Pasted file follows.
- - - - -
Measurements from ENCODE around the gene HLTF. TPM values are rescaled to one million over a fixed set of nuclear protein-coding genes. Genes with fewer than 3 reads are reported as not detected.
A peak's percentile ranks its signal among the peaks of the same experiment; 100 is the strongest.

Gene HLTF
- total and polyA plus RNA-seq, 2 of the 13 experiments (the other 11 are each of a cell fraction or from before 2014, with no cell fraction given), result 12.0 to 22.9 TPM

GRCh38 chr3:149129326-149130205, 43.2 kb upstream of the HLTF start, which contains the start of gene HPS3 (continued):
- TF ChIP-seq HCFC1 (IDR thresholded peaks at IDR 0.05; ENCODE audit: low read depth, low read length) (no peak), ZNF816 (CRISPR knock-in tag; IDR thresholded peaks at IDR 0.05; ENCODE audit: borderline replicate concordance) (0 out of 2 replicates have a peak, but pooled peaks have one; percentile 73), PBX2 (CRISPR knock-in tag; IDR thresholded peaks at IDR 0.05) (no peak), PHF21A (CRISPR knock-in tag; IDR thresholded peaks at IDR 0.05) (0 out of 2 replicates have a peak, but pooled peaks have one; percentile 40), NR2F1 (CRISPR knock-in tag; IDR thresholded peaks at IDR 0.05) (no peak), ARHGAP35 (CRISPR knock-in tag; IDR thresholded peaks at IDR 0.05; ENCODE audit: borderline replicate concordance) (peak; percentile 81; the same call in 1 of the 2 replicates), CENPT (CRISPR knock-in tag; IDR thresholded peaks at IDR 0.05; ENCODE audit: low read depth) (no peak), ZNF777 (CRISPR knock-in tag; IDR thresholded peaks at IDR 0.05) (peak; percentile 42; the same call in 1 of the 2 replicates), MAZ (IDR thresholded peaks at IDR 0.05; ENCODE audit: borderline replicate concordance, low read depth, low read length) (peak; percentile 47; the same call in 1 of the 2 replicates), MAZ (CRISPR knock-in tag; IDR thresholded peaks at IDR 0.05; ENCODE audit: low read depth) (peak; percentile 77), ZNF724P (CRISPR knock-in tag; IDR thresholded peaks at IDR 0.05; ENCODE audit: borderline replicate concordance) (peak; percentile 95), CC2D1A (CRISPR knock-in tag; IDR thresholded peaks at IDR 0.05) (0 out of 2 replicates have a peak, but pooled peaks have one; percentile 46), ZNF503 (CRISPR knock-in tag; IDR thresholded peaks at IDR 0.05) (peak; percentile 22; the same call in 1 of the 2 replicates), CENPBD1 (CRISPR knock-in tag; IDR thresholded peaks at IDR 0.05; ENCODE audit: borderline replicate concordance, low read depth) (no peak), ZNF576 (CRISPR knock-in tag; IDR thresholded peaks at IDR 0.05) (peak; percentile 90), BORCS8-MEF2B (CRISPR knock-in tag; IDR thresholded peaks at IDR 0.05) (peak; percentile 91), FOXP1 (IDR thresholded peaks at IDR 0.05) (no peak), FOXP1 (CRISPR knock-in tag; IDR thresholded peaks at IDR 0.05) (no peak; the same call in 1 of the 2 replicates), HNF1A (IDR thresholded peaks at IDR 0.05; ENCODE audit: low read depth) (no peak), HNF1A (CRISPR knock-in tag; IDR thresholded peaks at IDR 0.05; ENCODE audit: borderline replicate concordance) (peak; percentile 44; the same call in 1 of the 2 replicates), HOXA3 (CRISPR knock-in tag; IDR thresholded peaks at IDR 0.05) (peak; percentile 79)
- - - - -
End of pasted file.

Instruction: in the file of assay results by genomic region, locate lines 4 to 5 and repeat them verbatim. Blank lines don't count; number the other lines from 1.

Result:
- total and polyA plus RNA-seq, 2 of the 13 experiments (the other 11 are each of a cell fraction or from before 2014, with no cell fraction given), result 12.0 to 22.9 TPM

GRCh38 chr3:149129326-149130205, 43.2 kb upstream of the HLTF start, which contains the start of gene HPS3 (continued):